Saturday, April 9, 2016

Paradise ponders...

Paradise ponders...  Starting with our last session, my neighbor's kids (Abby and Nicholas) are actually writing programs.  I created a little “sandbox” in a browser page for them to play around in.  Their first homework assignment was to modify a program I wrote that paints a hollow rectangle to paint a solid rectangle instead.  It will be very interesting to see (a) if they managed to do this at all, and (b) how they went about it.  We'll be talking about various approaches to this today, and then I'm going to give them a program that paints a solid circle – and their homework will be to paint a hollow one.

Yesterday and the day before at Tim's house, we dug the entire trench with the backhoe without hurting anything.  No broken gas lines, especially :)  However, there was one short stretch (about five feet) where we knew a power line ran.  We knew this because the first time we dug a trench here (last fall) we broke it with the backhoe, making a nice big spark and even some smoke.  So this time, we “skinned” the first foot off the top with the backhoe, then dug down carefully by hand, with shovels.  Somehow we managed to nick the wire anyway!  We were surprised how shallow the wire was, only about an inch under the trench we'd dug with the backhoe.  I hit the wire with the tip of my shovel and made a nice spark, and one of us (we're not sure who) scraped a piece of insulation off.  The conductor, though, wasn't harmed at all. 

Tim knows a local electrician (Curt) who was able to come out later in the day to fix the problem.  He cut the wire, threaded a piece of thick heat-shrink tubing over one end, stripped the insulation off an inch of each new end, then crimped on the biggest butt connector I've ever seen.  He had an enormous crimping tool that looked like it would crush 1" diameter steel bolts (and maybe it could!).  After that, he just pushed the heat-shrink tubing into the right place to cover all the damage we did, then used a torch to shrink it down to size.  In no time at all, the entire thing was patched.  When you know what you're doing, and have the right parts and tools, seemingly difficult problems can made into tiny ones.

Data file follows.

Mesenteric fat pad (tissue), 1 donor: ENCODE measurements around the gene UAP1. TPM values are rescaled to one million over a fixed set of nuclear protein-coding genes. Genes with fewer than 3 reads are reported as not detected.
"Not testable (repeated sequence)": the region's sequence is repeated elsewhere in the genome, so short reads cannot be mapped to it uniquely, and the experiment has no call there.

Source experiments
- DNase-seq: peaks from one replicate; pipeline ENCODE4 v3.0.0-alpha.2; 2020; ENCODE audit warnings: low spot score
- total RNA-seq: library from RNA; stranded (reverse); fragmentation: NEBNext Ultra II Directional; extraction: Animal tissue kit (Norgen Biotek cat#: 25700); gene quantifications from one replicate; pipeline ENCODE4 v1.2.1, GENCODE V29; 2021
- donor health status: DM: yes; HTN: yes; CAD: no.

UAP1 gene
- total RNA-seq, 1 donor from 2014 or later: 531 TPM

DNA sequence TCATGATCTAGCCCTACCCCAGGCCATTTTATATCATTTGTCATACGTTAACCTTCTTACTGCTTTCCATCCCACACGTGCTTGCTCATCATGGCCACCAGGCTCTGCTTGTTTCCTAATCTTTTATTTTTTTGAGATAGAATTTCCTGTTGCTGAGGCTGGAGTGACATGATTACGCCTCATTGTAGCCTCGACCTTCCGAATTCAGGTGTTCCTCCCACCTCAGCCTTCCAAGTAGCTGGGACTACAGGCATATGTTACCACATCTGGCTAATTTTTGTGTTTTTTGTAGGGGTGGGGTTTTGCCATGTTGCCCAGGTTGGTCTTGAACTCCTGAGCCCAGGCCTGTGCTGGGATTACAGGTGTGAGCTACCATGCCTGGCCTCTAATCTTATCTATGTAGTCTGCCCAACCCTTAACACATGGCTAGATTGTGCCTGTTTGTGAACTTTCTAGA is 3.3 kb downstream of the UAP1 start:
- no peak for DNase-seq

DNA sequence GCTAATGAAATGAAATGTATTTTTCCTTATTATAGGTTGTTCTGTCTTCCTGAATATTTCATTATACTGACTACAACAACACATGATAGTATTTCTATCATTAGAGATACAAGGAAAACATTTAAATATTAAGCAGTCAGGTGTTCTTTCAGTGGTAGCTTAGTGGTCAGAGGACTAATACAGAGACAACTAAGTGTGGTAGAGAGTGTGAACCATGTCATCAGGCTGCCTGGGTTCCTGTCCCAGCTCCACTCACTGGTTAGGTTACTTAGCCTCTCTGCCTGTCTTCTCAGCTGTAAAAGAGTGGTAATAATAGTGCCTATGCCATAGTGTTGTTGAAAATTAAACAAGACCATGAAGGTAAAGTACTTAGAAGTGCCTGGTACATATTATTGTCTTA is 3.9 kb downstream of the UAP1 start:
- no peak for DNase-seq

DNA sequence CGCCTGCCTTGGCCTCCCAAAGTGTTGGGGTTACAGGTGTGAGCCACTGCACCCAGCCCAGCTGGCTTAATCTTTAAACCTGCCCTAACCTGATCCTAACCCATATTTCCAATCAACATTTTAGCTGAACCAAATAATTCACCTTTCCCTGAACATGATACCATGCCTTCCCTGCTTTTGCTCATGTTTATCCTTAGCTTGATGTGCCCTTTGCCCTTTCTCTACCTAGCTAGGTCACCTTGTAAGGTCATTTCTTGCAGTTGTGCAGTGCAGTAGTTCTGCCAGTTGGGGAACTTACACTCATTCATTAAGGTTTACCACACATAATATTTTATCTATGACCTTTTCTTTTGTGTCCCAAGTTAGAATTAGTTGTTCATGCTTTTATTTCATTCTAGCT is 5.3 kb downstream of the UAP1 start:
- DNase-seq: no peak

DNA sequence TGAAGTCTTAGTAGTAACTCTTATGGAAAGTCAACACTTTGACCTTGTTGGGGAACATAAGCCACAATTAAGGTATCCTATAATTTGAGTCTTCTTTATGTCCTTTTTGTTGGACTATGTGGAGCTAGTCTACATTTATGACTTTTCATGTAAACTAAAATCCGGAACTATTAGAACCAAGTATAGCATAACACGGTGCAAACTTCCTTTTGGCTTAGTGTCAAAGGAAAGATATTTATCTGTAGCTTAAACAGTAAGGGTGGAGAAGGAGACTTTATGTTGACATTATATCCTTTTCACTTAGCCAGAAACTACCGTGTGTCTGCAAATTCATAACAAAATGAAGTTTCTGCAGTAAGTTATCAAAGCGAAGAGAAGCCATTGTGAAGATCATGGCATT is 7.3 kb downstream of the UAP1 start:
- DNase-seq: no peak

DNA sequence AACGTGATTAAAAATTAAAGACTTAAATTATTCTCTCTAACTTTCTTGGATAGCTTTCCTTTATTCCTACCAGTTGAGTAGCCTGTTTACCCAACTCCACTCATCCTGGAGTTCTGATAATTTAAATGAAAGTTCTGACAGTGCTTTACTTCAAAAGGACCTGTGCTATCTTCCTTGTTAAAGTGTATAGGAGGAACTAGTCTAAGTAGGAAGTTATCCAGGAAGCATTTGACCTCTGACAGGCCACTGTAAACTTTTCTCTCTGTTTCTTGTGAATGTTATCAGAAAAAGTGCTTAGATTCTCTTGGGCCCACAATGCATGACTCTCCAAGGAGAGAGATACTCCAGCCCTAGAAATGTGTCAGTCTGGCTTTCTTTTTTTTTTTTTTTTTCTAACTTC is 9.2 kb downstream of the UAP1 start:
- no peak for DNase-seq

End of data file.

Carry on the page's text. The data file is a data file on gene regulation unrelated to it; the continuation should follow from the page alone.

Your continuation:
Speaking of which, one of the things Tim needed to do to install his new pump wiring was to drill a 1.5" diameter hole through his foundation, about 18" below ground level.  We'd dug the dirt away from his foundation to expose the right place for the hole, but to do the drilling time hired a fellow (Ed) he knows.  Ed had the right tools: a small but very powerful electric drill motor with a water inlet, and a collection of industrial diamond-tipped drill bits.  The water inlet on the drill dribbled a constant flow of water into the inside of the drill bit, cooling it down (especially at the biting end).  It took him about 15 minutes to set up, then about 4 minutes to actually drill a perfect, smooth hole through 12" of concrete.  I have an impact drill that can make such holes, but I know from hard experience that it would have taken me much longer, I had a good chance of being stopped by a rock (the diamond blade goes right through them), and the hole would have been only very roughly round.  Also the noise of the impact drill is awful, while Ed's diamond bit was no noisier than an ordinary wood drill bit.  The nice hole it produced made it trivial to insert a piece of PVC pipe (to protect the cable from rubbing on the concrete).

Later today, after I've finished the kids' lesson for the week, I'm heading over to my neighbor Alan L.'s house to do some backhoe work.  He's got some big shrubs that need to come out, and the idea of hand-digging them he found intimidating for some reason :)

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